Tue 19th November 2019
Full disclosure, I'm a fan of Kurokuma, to the point where I think I've reviewed all of their material so far with such enthusiasm and excitement that is unbecoming. If they are one thing, one constant throughout their time as a band is that they are original. This latest release, a split with the equally unnerving and incredibly talented Under is no less of a surprise and must-hear.
I'll deal with Under's side first as they deserve equal praise. Their side of the wax (courtesy of the esoteric Astral Noize Records) is one of their most daring yet, and that's saying something. Under confused me a few years ago, I couldn't get a handle on their strange compositions right away and knew it might take some more exposure live to really hit home and with the album they released, last year's Stop Being Naive I finally understood their miasma-like approach to metal.
Their track here, the sprawling Abyssal Gigantism suggests they are not stopping their jackhammer-style assault any time soon. A three-piece perfectly attuned to each other, their music crosses a dreamy chasm between almost grunge/alt rock experimentation and the wilder side of black and extreme metal. To give them a label seems unfair, so I won't, but needless to say they will flip through several influences within just a few moments.
This deep, skewed approach to songwriting makes them incredibly intriguing, blasting sections give way to swirling noise and washes of keys, effects and ambience. The maelstrom they create is dizzying and warrants several listens before all the details reveal themselves to you.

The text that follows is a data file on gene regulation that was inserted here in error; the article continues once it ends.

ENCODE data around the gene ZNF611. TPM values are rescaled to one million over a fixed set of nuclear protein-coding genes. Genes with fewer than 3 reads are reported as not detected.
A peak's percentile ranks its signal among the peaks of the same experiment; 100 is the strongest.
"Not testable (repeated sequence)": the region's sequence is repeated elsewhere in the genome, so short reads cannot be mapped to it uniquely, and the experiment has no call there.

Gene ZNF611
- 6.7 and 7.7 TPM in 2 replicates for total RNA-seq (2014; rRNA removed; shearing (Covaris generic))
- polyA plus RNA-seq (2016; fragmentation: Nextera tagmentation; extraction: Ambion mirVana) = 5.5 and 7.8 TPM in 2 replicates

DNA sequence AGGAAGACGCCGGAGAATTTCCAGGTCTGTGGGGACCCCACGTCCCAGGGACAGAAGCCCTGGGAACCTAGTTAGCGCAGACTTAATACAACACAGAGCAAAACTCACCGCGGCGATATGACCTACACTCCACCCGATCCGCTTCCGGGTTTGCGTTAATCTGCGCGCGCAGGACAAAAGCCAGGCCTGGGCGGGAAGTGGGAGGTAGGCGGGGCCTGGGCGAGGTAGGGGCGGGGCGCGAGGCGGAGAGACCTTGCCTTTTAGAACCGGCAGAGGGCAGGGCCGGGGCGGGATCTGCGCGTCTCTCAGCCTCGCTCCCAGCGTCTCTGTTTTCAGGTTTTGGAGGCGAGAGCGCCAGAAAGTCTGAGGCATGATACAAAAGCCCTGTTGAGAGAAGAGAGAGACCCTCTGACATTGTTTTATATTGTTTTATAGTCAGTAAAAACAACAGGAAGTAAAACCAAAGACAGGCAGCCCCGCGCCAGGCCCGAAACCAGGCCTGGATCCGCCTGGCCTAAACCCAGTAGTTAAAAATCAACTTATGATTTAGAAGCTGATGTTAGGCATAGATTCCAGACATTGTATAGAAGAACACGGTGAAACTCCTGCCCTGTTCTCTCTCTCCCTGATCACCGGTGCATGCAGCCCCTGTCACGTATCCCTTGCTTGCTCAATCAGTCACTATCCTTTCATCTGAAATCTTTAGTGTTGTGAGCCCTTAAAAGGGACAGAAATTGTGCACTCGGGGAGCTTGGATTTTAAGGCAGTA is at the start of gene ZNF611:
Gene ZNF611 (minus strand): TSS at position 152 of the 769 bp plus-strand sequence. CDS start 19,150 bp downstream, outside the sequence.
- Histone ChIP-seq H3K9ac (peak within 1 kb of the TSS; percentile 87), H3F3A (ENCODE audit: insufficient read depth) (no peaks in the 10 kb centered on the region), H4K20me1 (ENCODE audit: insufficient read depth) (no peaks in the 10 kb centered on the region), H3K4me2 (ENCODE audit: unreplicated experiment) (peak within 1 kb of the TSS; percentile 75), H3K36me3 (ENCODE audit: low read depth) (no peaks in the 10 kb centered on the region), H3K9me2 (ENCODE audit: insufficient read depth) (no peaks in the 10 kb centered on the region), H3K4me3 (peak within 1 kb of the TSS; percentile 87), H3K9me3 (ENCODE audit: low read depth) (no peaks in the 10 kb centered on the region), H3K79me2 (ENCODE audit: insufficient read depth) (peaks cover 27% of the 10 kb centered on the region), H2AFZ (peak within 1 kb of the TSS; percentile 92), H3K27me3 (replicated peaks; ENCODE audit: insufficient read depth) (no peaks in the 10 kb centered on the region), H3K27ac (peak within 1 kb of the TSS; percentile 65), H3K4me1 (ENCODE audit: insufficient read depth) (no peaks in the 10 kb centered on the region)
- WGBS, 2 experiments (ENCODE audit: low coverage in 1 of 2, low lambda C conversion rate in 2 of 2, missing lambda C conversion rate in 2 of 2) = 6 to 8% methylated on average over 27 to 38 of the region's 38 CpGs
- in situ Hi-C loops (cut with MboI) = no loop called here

The Kurokuma side follows a fascinating concept, taking inspiration from the theme tune from classic Mega Drive game Ecco The Dolphin: The Tides of Time. The game, as I recall, was an underwater adventure deep with exploration and with an environmental theme acting as a warning, quite forward thinking for the time. This interpretation is a lovingly-crafted metallic affair, but manages to blend drummer Joe's love of chiptune in there too. There's a subtle layer of keys or effects under the double kick and guitar that stay true to the original theme.
The guitars also stay true to the theme (take a listen here) which means its a faithful tribute to those composers who were working with limited chipsets back in the 90s, but were still able to create music that filled players with dread and awe. It's a song that will likely fit into Kurokuma's varied sets when they grace the stage again with force next year.
Split releases are always a fantastic experience, especially when there's something of substance from both parties. A statement of intent? Perhaps. There's promises that Under's next record is going to be their most complex yet and Kurokuma have already started booking in dates across the world.
Go and grab this before it vanishes from the Astral Noize store.